As for leftist Maoist youth, which are the mainstream of radical youth, most of them are still hostile to Trotskyism. They continued the utterance which the CPC used to criticize Trotskyism in the time of Stalin and Mao. Most radical youths accepted those slanders and misrepresentations, made by Maoists about Trotskyism, when they started to learn politics. This is a difficulty we have to face while doing propaganda.

A5: Is the youth organizing against oppression of minorities ?

Ji Hengge:

There is no sign of this for the time being. On the contrary, Islamophobia is very common among youth. It made many people acquiesced the authorities’ high-pressure policies in Xinjiang(新疆). Besides, many liberal youth oppose the national recognition policy adopted by the CPC. They even oppose nominal national autonomy, thinking that there should be only one “Chinese nation”. This is actually a kind of Han chauvinism(大汉族主义).

Ethnic minorities are rare to be seen in discussions of radical youths. Many leftist Maoist youth would sympathize with the Uyghurs(维吾尔族) under high pressure, but they seldom speak about it openly. There are two reasons: first, discussion about nationalitiesis strictly confined, it’s difficult to talk about them openly. Second, most Maoist youth do not support the right of self-determination, which is inherited from the time of Mao for there was no self-determination when he was in power.

Some religious Uyghur and Tibetan(藏族) people would hate Han Chinese(仇视汉族) for religious reasons or social polarization, but only a few people would like to start an independent nation. Among Uyghur and Tibetan intellectuals, those who support independence are usually in exile. Those who remain in China usually oppose independence. Many of them even support the CPC, for they think Xinjiang would be controlled by extreme Islamists while Tibet would return to unification of the state and the church easily without the CPC’s high-pressure policies. Some liberal intellectuals of those nations would advocate more autonomous and democratic rights for Xinjiang and Tibet.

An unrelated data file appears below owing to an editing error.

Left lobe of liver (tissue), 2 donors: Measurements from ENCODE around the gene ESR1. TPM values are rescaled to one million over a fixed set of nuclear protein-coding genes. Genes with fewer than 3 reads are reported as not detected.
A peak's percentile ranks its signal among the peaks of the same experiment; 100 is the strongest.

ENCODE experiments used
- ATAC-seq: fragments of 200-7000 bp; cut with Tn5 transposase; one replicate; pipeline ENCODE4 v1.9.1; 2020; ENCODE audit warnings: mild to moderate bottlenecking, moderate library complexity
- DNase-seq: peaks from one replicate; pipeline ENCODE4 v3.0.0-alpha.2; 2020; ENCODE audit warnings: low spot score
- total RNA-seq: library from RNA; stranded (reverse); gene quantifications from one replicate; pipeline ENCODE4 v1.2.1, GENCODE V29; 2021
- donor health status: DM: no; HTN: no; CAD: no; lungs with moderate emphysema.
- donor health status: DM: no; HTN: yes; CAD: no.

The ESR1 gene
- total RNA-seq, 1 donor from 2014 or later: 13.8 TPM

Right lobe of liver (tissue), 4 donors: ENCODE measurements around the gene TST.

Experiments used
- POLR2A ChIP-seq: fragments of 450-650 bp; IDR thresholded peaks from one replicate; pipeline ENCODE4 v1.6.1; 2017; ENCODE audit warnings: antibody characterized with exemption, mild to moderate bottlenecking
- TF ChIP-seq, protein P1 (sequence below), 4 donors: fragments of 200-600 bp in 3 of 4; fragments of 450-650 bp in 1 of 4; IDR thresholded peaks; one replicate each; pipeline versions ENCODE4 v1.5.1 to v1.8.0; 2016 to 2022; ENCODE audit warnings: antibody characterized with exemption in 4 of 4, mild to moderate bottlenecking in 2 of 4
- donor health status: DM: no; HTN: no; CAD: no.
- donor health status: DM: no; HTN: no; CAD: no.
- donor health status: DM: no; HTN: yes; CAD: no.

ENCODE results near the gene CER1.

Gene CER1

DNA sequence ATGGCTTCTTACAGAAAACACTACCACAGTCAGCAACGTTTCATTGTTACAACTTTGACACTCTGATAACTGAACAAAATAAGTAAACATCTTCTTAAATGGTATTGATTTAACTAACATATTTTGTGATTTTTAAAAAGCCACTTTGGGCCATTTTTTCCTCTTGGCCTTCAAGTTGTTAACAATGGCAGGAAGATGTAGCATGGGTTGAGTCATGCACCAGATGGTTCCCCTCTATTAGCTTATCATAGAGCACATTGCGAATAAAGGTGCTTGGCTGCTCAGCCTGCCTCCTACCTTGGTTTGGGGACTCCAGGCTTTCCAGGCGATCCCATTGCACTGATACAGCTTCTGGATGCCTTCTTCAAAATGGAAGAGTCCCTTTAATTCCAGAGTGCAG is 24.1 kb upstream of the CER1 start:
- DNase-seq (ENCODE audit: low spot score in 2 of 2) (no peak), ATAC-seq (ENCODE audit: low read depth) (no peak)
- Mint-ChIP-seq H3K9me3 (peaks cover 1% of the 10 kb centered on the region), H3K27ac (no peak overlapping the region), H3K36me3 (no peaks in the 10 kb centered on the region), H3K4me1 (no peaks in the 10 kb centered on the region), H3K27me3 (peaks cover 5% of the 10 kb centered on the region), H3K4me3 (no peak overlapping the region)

Many young students even dare not to discuss politics due to high-pressure control in Xinjiang and Tibet, especially among Uyghur students, because snitches are so common that they would be persecuted or suppressed by the school or the government as soon as they talk about politics. For this reason, it’s hard to tell what’s on the minds of Uyghur and Tibetan youth.

Trotskyists are one of the few forces among radical leftists in China that supports the right of self-determination. We would strive to combat national oppression and Islamophobia, to promote solidarity of working class among all nations, at the same time, to propagate against extreme Islamism(极端伊斯兰主义), extreme Lamaism(极端喇嘛教主义) and discrimination against Han Chinese, despite the fact that few people accept these ideas in a China where Han chauvinism prevails. We hope for the chance to spread Revolutionary Marxism to those radical workers and youth of oppressed minorities. This is the important foundation of socialist movements in minorities like Uyghur and Tibetan.

November 15, 2018